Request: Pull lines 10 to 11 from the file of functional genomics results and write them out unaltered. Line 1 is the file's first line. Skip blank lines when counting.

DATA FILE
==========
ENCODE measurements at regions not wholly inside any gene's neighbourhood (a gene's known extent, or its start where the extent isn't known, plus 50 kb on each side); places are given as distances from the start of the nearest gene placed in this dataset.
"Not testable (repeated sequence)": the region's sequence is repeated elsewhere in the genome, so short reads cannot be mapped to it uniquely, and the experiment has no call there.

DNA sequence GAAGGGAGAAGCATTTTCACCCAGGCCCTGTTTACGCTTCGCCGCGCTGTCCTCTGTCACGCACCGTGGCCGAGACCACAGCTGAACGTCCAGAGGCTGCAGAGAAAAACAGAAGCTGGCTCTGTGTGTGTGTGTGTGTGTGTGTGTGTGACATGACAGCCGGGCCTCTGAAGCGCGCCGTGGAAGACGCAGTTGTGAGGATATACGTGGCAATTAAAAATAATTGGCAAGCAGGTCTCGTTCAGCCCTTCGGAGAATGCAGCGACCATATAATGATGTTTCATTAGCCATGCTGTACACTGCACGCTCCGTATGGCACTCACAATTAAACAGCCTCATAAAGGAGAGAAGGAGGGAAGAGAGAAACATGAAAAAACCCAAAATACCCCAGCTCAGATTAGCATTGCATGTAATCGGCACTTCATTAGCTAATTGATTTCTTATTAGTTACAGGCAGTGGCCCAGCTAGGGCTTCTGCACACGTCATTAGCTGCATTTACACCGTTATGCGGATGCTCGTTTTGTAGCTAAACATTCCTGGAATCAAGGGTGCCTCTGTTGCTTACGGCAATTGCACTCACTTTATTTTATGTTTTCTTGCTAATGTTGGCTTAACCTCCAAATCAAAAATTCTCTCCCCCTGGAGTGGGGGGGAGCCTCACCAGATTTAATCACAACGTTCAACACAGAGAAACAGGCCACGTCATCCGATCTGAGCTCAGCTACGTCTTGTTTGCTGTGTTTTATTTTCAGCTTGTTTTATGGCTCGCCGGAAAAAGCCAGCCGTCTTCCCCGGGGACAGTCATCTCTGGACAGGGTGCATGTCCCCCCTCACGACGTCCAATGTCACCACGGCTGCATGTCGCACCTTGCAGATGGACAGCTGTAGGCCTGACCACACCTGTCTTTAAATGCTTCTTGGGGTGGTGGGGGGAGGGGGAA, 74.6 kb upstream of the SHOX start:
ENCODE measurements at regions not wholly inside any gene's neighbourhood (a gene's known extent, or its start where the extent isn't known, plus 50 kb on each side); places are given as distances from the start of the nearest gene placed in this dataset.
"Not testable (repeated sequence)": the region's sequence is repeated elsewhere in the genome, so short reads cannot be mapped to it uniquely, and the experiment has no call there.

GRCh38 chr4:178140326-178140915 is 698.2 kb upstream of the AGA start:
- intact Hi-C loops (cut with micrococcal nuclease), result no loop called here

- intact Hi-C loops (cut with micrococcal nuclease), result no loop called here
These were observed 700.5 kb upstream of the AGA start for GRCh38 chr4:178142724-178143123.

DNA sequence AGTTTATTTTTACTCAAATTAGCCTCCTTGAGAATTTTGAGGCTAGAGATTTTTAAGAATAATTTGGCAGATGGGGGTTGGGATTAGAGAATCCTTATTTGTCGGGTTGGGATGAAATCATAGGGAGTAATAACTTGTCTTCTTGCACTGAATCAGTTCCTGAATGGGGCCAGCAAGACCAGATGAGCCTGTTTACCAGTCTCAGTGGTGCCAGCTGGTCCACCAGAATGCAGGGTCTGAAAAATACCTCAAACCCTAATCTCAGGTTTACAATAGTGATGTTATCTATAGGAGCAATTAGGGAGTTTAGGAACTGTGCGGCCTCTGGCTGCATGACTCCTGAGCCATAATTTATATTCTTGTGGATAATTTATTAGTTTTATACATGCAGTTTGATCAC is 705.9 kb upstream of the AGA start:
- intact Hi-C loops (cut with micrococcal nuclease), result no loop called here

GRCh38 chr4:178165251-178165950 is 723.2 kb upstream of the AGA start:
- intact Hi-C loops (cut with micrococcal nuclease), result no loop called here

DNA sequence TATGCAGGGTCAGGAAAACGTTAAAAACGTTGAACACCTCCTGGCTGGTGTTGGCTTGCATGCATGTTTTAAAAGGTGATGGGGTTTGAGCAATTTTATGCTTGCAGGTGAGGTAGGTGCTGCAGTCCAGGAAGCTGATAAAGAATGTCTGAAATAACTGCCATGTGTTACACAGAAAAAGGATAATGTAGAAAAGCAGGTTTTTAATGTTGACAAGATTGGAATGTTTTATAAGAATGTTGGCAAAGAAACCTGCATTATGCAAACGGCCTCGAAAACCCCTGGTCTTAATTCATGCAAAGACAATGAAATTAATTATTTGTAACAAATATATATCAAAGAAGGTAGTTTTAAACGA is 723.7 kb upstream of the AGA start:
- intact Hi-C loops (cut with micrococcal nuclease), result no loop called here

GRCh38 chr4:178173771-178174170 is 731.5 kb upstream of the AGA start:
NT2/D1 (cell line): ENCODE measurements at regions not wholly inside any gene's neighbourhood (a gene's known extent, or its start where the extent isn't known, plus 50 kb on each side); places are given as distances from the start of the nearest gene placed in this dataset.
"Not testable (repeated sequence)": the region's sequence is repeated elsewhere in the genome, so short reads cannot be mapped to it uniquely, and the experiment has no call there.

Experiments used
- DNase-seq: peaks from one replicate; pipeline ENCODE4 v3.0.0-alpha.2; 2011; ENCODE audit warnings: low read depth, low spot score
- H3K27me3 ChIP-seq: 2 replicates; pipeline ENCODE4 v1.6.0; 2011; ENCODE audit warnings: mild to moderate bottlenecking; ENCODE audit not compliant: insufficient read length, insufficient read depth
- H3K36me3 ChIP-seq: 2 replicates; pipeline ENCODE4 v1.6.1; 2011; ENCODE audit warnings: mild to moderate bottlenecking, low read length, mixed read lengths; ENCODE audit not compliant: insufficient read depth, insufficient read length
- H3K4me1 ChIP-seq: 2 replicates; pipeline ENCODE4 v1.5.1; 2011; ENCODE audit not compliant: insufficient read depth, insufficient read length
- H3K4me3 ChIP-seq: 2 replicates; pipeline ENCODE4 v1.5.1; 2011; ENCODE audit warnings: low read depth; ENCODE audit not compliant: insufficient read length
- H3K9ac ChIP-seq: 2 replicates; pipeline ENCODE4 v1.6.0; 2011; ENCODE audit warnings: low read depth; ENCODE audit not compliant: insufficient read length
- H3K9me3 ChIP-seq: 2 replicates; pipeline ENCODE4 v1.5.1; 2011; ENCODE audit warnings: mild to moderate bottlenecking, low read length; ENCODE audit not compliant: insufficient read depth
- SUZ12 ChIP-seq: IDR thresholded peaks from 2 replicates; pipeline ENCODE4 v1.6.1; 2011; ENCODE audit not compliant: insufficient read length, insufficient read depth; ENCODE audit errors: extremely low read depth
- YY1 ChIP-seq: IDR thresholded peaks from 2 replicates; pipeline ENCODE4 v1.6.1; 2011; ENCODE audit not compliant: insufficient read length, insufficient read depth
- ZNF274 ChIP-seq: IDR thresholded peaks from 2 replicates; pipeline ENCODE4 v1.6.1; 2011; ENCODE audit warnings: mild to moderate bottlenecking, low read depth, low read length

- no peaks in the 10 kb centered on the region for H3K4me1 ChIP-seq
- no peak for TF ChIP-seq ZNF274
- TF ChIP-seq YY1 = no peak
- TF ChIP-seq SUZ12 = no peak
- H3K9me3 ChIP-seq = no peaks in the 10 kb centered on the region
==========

DNA sequence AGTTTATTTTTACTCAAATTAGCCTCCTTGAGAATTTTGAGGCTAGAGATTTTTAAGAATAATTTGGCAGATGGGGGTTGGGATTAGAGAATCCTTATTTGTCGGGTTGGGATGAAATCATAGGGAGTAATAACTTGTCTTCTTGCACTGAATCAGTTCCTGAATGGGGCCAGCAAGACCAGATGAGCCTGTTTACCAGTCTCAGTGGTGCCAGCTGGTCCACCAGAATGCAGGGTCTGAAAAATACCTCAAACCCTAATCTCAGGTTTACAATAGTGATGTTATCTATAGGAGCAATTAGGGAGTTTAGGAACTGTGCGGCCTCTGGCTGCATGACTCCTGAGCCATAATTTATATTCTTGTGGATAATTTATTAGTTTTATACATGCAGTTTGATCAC is 705.9 kb upstream of the AGA start:
- intact Hi-C loops (cut with micrococcal nuclease), result no loop called here